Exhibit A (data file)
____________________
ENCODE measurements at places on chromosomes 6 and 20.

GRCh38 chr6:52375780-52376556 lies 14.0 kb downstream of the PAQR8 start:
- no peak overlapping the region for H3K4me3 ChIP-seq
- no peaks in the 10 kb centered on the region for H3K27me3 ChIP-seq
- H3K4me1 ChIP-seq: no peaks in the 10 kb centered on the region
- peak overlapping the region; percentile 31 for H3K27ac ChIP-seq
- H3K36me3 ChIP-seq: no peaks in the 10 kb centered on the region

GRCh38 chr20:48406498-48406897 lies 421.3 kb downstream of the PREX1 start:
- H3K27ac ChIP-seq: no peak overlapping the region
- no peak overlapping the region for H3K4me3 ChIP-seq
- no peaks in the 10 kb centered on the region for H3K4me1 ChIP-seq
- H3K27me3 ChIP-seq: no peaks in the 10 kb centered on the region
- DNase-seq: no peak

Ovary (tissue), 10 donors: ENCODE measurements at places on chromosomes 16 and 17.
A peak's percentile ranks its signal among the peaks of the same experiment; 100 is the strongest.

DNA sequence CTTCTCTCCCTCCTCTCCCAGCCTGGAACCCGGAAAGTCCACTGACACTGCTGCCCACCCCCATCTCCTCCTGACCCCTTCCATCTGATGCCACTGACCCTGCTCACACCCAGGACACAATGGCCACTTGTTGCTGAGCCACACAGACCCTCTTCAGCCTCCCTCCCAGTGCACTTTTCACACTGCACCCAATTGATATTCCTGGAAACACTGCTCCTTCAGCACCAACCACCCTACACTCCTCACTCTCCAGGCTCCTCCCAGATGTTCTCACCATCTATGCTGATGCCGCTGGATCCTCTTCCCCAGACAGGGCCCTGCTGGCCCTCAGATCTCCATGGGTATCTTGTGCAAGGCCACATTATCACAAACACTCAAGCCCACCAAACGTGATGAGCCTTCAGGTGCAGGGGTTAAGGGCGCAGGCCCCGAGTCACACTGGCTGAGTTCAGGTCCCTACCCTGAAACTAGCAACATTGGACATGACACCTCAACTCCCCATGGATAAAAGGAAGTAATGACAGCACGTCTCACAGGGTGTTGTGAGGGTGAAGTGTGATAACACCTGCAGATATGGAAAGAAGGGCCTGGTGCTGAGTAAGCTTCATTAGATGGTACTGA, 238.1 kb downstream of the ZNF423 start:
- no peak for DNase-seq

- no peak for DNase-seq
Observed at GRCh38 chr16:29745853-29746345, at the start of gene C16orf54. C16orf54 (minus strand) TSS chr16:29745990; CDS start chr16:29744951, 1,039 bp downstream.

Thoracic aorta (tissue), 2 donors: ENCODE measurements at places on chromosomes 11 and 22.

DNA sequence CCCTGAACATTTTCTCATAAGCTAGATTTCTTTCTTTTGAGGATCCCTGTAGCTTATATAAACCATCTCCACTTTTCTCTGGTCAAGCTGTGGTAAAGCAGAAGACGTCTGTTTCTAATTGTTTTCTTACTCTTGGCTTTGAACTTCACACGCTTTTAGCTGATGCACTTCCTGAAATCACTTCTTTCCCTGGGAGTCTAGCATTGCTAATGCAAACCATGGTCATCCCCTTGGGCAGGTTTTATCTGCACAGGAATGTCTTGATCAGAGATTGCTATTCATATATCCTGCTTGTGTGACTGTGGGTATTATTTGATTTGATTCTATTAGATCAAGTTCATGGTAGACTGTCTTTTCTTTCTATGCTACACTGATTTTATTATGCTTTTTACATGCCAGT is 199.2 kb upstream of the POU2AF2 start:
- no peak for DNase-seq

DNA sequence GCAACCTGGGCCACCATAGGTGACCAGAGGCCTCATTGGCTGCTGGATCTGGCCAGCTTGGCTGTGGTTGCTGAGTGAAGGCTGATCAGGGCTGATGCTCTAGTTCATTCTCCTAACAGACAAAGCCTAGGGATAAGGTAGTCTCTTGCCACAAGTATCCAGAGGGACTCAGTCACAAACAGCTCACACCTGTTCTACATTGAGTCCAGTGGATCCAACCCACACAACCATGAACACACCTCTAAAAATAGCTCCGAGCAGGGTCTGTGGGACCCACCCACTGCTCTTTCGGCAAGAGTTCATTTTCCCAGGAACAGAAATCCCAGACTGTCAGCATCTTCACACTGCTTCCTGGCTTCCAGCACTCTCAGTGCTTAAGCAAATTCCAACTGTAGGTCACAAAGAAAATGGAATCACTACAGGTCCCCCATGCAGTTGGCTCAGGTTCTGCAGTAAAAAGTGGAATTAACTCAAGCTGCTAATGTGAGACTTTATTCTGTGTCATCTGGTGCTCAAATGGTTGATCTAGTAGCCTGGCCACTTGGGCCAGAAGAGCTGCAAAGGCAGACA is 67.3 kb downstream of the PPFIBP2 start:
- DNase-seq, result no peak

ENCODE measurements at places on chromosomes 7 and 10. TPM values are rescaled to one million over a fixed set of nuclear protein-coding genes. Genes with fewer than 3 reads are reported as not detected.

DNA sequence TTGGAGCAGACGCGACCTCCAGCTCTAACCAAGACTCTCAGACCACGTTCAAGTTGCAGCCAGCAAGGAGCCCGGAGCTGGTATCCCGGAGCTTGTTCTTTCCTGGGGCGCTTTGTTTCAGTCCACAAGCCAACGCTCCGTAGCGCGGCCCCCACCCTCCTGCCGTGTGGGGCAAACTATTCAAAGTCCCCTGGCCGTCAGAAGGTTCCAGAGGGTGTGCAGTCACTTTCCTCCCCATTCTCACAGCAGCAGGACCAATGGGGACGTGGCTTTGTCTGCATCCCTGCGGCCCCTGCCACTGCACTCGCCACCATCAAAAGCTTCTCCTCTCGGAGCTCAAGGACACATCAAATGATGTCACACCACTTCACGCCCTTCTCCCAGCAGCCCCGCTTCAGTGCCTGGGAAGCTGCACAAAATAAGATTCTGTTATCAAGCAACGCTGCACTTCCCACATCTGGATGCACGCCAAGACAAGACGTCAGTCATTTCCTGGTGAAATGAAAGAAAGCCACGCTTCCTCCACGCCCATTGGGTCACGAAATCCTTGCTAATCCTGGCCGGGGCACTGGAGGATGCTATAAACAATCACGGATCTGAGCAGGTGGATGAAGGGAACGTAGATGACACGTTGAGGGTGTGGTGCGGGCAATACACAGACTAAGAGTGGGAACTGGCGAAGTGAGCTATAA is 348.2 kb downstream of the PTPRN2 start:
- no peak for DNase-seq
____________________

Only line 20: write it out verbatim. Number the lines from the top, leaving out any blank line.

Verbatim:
Thoracic aorta (tissue), 2 donors: ENCODE measurements at places on chromosomes 11 and 22.